The history of adding carbon to iron dates back to 400 BC when Indian metalworkers devised the very first smelting method. Known as “Wootz” steel, the material was shipped across the world and was used to forge “Damascus steel” swords. Rumored to be sharp enough to cut feathers in midair and slice through a rifle barrel, these weapons were renowned for their toughness, resistance to shattering, and ability to be honed into a resilient, sharp edge while still remaining flexible.

While your skinning knives don’t have to cut through a rifle barrel or feathers, they do need to be razor sharp. The accuracy, consistency, and speed of the skinning process are incredibly important aspects of meat skinner blades whether you’re working manually or using a skinning machine. In order to maximize yields, the quality of the cut matters for the last use of the blade as much as it does for the first.

Meat processing knives such as skinner blades are readily available in the industry standard material, 440C. But, there are other material options. With decades of experience making food processing knives, American Cutting Edge has been instrumental in the advancement of blade materials that help our valued customers achieve a consistent and profitable operations without sacrificing their budget. One of those advancements is the addition of carbon to replacement skinning machine blades.

“In an effort to more closely match the industry standard, we changed our material to 440A SS, which is commonly known as “razor blade steel,” to those in the industry. The benefits of moving to 440A SS were quality related and it did a great job on removing skin and fat without cutting and removing meat. However, the accuracy and sustainability just weren’t there for membrane skinning replacement blades,” remembers ACE Sales Manager, Josh Brandenburg. “The edges just weren’t quite where they needed to be for our membrane skinning customers. With that in mind, we took a look at a carbon steel option with great results.”  

“We found that even though our food processing knife customers were a little wary of using carbon steel for their commercial meat processing equipment blades, once they tried it they were sold on the benefits,” continues Brandenburg.

Why should commercial meat processing operations consider carbon steel over stainless?

  1. 1.  Carbon steel is harder – With a carbon content of 0.95-1.2%, its carbon content mirrors that of 440C, which is known as the industry standard for skinner machine blades. The more carbon in a razor, the higher the hardness. And with higher hardness, a better quality edge can be put on a blade. Soft steel will “walk” during grinding, which makes achieving a high-quality edge difficult to achieve.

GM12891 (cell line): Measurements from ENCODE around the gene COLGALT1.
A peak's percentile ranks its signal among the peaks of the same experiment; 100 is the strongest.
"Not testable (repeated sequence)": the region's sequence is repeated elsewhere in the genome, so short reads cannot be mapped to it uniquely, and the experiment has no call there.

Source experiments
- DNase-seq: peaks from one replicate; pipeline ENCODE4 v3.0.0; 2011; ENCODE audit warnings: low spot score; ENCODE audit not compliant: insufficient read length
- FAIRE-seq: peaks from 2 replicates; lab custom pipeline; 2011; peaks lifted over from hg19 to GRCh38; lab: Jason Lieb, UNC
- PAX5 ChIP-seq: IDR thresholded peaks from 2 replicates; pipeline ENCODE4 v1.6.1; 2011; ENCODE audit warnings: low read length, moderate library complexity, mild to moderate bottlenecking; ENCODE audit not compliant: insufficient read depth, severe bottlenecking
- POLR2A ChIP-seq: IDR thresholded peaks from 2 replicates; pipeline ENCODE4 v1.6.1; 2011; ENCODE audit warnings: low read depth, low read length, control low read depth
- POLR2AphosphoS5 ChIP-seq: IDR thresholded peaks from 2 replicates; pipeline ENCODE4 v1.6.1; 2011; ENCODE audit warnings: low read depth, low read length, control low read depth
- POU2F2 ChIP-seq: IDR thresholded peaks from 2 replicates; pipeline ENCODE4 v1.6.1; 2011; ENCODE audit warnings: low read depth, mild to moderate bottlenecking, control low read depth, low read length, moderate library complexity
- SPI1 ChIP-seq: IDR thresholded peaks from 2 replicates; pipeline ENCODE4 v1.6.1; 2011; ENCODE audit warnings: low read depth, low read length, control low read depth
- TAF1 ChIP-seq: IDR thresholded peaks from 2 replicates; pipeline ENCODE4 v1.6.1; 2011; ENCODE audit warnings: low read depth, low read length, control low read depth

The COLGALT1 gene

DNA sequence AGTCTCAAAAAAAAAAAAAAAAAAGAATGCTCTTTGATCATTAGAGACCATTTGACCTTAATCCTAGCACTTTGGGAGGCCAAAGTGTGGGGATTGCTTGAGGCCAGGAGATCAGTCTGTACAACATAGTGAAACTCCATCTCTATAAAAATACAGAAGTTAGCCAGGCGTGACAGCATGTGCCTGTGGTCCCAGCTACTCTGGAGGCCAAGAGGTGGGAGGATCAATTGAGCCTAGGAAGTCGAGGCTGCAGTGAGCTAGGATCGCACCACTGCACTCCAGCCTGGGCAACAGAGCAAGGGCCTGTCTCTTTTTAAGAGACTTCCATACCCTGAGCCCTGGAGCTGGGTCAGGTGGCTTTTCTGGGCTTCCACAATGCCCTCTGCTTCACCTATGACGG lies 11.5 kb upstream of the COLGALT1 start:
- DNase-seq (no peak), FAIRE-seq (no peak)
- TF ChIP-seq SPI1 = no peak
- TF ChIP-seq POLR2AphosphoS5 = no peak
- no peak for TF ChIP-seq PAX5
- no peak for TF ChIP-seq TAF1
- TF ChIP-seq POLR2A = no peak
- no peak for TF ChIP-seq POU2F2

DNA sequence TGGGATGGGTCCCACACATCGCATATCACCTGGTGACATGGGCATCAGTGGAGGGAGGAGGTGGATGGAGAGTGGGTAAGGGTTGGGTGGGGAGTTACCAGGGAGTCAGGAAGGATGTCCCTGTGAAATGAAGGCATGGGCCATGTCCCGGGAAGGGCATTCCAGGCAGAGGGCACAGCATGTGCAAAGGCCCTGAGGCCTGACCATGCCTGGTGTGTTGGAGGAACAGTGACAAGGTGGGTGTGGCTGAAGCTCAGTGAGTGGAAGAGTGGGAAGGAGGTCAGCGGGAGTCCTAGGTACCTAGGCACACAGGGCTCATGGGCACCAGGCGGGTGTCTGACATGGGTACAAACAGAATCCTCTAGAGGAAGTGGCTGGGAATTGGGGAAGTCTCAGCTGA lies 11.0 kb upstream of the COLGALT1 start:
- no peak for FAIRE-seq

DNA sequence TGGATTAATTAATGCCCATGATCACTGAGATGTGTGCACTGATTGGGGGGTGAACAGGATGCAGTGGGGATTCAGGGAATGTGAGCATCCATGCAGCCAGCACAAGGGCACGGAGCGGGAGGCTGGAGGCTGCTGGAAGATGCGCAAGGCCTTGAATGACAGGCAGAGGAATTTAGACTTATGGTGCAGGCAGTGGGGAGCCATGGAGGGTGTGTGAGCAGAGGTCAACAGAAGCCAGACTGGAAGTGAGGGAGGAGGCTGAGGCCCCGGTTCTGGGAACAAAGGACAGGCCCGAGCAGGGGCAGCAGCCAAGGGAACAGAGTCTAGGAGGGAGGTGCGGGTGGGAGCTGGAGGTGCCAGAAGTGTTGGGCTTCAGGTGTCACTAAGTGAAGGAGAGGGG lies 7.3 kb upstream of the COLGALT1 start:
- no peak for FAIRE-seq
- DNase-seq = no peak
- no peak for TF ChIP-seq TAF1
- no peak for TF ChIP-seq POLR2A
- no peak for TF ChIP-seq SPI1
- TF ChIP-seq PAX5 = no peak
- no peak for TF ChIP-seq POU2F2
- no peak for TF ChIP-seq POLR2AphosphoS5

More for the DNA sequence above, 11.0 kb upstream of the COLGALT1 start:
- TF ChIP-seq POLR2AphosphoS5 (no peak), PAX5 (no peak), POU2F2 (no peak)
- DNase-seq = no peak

3. “One of the common trade offs of using increased carbon is the opportunity for corrosion. What many skinning operations may not realize is that since meat is basic on the pH scale, it actually acts as a rust inhibitor. This provides some insulation from blade breakdown.” He continues, "We've conducted submersion tests on our blades for up to 72-hours and have found no signs of corrosion. We've had customers using our carbon steel skinner blades for a decade or more without a single complaint of rust." 
  5. 2.  Better edge retention – An additional benefit to increased hardness of carbon steel is how long the edge will last. Harder steels have better resistance to wear while softer materials are easier to gouge or scratch. “It’s not enough for a skinner blade to have a high-quality edge. The edge has to last to provide high yields between change outs. Edge retention makes an enormous difference in the quality and the profitability of the skinning operation,” offers Brandenburg. “This combined with the precision of the cut carbon steel offers helps to drive profitability.”
  7. 3.  Carbon steel is budget-friendly – Carbon steel blades cost 25 to 30% less than the typical 440C material that businesses use in meat processing. "With over 25 to 30% savings going right to the bottom line, our most savvy skinner blade customers are finding that they don't have to pay so much for stainless steel blades. Carbon steel offers and affordable option without sacrificing cut quality," says Brandenburg. 

While there are many reasons to consider carbon steel for your skinning replacement blades, depending on your geographic location, it might not be the right choice for you. “We’re aware that in certain regions of the world, such as Brazil, the use of carbon steel is not acceptable for skinning companies. We offer an exceptionally high-quality stainless steel option for those customers who are not able to use carbon or who just have not made the switch.” says Brandenburg. “ACE has a solution for every operational challenge whether you’re looking for cost-savings, increased yield, or corrosion resistance. If the answer to your problem isn’t on our shelf, we have the ability to create custom solutions to help you get the results you need.”

Contact a skinning blade specialist at American Cutting Edge to learn more about how we can support your needs.  

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